Recalled opener Imam-ul-Haq justified his selection in style with a brilliant maiden Test century to lead a disciplined Pakistan into early control of the series opener, as Australia’s pace-heavy attack toiled in batting-friendly conditions in Rawalpindi.
Getting the nod over Shan Masood in a seemingly borderline call, Imam made a statement and signified a calculated Pakistan batting effort after the hosts won a crucial toss and elected to bat on a flat pitch. An indefatigable Imam, nephew of Pakistan great Inzamam-ul-Haq, batted through the opening day and finished with 132 off 271 balls while veteran Azhar Ali was unbeaten on 64 from 165 balls.
Imam started cautiously with just seven runs off his first 41 balls but crucially blunted a full-strength Australian attack featuring star quick Josh Hazlewood in place of cult favourite Scott Boland, who could consider himself unlucky after snaring 18 wickets at just 9.55 in his first three Tests.
Imam showcased a stout defence but he mixed stonewalling with spurts of counterattacking, highlighted by terrific use of the feet to superbly hit spinner Nathan Lyon down the ground on several occasions.
The left-handed Imam shared in a century opening stand with Abdullah Shafique, who lost his composure on the stroke of lunch and holed out tamely off Lyon on 44. It was the first opening century stand against Australia since Imam and Mohammed Hafeez combined for 205 in Dubai in 2018.
But Imam then found support over the next two sessions through Azhar as Pakistan aimed to wear down Australia, who have had no warm-up matches on their first Test tour since the Ashes in 2019.
Eight bowlers rolled their arm over for Australia but no one could pierce the defences of Imam, who entered the final session on 92. He started slowly after tea and became mired in the 90s as Australia sensed an opening. He didn’t necessarily look nervous, however, as a composed Imam resisted tempting wider deliveries from quick Mitchell Starc until flashing and missing at a loose ball on 97.
But on the very next delivery, he punched through the off-side for a boundary to trigger memorable celebrations, as he jumped for joy and punched the air amid jubilation in the terraces. Enduring a barren run over 11 previous Tests stretching four years, Imam notched his ton off 200 balls and showed no let up after that as Pakistan eyed a huge first innings score.
In their first Test in Pakistan in almost 24 years, Australia tried hard but appeared in need of a second specialist spinner having stuck with their usual balance of three quicks alongside allrounder Cameron Green and sole spinner Lyon.
Pat Cummins, in his toughest day as Test captain after a near flawless Ashes, rotated his quicks in short bursts and tried different tactics to no avail. The pacemen started day one bowling a disciplined line and length before reverting later in the morning session to a short ball barrage, which continued after lunch.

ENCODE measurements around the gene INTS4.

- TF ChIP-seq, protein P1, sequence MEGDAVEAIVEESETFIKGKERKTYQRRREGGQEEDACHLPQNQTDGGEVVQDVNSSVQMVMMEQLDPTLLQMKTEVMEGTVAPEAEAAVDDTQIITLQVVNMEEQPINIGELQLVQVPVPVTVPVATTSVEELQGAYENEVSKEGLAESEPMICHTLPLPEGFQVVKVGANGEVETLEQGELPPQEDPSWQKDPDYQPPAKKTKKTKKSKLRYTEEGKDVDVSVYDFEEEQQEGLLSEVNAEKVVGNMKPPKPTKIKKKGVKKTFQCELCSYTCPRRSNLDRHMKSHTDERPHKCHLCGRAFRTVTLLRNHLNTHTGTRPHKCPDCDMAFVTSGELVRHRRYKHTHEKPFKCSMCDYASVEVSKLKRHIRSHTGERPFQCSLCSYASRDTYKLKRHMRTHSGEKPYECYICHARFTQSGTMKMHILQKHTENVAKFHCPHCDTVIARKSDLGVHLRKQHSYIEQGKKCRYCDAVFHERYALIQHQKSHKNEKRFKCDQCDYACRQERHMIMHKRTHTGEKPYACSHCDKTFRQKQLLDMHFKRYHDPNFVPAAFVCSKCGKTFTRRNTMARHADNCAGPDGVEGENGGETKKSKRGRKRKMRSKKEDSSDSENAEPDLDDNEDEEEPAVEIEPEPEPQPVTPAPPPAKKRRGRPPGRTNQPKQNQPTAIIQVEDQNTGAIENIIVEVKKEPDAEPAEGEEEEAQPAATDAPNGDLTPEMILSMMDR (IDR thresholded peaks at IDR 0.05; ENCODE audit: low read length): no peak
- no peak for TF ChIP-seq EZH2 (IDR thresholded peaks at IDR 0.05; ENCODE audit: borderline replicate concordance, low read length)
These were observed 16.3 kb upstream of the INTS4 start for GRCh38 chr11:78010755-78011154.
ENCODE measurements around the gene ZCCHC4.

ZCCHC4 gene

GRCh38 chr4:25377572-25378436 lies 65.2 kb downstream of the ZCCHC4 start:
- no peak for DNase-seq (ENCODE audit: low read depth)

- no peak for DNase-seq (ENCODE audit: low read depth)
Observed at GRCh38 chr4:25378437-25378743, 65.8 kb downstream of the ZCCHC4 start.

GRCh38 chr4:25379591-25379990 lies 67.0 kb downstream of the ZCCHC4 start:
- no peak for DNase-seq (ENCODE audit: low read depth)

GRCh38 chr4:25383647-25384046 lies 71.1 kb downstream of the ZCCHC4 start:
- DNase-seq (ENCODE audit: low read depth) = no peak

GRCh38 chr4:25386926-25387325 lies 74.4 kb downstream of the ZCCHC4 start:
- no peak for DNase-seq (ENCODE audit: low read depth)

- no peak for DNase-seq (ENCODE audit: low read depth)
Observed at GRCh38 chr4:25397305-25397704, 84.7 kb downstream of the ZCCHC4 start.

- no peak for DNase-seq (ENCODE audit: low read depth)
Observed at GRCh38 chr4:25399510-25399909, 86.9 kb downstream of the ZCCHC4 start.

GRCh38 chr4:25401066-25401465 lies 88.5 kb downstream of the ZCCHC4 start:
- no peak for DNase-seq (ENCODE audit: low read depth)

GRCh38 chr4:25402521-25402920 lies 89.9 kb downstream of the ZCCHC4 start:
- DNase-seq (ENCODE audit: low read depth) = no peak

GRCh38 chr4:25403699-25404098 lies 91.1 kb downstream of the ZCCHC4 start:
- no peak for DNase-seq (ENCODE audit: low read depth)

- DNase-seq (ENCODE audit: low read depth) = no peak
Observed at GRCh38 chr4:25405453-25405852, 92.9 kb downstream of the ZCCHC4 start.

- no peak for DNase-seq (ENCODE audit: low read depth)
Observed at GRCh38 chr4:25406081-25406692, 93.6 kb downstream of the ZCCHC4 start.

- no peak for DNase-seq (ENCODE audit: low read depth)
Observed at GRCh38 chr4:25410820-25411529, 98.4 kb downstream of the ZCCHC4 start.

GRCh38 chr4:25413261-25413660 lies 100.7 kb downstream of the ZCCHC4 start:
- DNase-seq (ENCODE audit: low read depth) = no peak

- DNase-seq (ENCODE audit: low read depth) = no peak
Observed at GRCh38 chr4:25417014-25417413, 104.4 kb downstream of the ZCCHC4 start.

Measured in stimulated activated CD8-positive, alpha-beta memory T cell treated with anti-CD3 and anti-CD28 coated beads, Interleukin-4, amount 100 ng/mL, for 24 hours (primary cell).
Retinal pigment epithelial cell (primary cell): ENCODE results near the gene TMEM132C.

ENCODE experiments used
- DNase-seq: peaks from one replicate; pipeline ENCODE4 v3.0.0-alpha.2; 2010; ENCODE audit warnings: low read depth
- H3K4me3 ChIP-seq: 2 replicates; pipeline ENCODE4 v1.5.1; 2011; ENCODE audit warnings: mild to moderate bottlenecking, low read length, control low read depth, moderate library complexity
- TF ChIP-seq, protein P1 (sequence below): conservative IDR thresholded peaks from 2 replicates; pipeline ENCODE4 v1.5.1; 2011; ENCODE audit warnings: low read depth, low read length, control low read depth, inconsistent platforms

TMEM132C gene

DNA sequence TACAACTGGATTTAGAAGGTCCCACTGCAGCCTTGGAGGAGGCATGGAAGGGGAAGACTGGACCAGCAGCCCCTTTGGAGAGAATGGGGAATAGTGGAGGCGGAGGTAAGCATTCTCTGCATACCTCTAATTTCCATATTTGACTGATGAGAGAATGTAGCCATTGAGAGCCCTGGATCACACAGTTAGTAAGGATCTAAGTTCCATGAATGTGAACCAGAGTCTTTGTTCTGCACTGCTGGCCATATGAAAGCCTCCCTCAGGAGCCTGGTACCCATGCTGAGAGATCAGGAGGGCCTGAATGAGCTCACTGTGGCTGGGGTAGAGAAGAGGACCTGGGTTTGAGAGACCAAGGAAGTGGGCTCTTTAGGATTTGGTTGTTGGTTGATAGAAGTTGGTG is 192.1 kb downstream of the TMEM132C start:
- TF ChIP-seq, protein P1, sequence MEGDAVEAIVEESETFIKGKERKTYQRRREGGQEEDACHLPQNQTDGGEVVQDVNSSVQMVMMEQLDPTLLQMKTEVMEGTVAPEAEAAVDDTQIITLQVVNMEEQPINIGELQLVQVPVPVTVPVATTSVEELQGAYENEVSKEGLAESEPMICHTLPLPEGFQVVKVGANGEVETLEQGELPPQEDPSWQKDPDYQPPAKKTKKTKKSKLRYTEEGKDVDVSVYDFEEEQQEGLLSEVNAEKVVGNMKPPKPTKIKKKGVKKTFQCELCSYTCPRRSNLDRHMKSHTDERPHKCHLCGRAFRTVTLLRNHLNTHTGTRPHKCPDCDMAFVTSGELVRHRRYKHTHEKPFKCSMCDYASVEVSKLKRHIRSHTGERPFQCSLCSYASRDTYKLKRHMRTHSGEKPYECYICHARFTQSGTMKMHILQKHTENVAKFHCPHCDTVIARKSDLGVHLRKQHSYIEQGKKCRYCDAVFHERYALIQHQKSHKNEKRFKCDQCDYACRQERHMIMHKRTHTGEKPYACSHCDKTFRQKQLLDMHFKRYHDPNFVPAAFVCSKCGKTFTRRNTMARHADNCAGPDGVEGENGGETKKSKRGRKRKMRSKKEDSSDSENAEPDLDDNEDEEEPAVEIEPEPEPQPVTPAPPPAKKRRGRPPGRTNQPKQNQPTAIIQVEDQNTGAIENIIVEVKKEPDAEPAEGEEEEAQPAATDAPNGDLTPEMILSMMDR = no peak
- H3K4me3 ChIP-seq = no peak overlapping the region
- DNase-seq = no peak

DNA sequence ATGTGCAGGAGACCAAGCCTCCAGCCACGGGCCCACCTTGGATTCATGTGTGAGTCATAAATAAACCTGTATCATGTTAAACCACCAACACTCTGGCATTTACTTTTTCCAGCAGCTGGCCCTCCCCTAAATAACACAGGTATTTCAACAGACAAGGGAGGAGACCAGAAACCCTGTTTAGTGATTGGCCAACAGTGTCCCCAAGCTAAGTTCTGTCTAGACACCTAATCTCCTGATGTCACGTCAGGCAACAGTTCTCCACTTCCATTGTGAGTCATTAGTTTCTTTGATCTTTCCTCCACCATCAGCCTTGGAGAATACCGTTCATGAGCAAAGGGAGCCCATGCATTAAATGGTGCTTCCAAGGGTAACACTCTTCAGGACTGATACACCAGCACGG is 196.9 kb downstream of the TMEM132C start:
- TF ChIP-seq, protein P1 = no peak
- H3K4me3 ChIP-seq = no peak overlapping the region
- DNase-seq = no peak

Surprisingly not used in the first session, Green was finally called upon in the 45th over but could not continue his knack of being a partnership breaker as he demonstrated in the Ashes.
With the ball showing signs of reverse swing before tea, Starc tried to conjure his famed full-length firecrackers only for Imam to pounce on overpitched deliveries. He had another late crack with the second new ball, but Australia’s star-studded quicks finished wicketless.
Lyon did the heavy lifting to finish with 1 for 87 from 31 overs but he couldn’t produce the same rampant spin as the day wore on. Having not been needed to bowl on the grassy Bellerive Oval in the Ashes finale, Lyon came on in the eighth over and immediately caused trouble to Imam with sharp turn and wicked bounce.
Without overlooked legspinner Mitchell Swepson or left-arm orthodox Ashton Agar, Cummins resorted to part-time offspinner Travis Head, who came into the attack in the 17th over but was ineffective in his three-over spell.
Late in the day, as the second new ball approached, Cummins utilised legspinners Marnus Labuschagne and Steven Smith but the set batters played sensibly to leave Australia’s skipper out of options and with plenty to ponder overnight as the brains trust may rue not selecting either Swepson or Agar.
After rain dented their final chance to acclimatise on Thursday, Australia were thankful they at least toiled in mild conditions around 20 degrees in a far cry from oppressive conditions that often confronts them in Asia.
Friday prayers led to a sparse crowd at the start of the historic contest before spectators filled the terraces to near capacity later in the day and a dominant Pakistan gave them plenty to cheer about.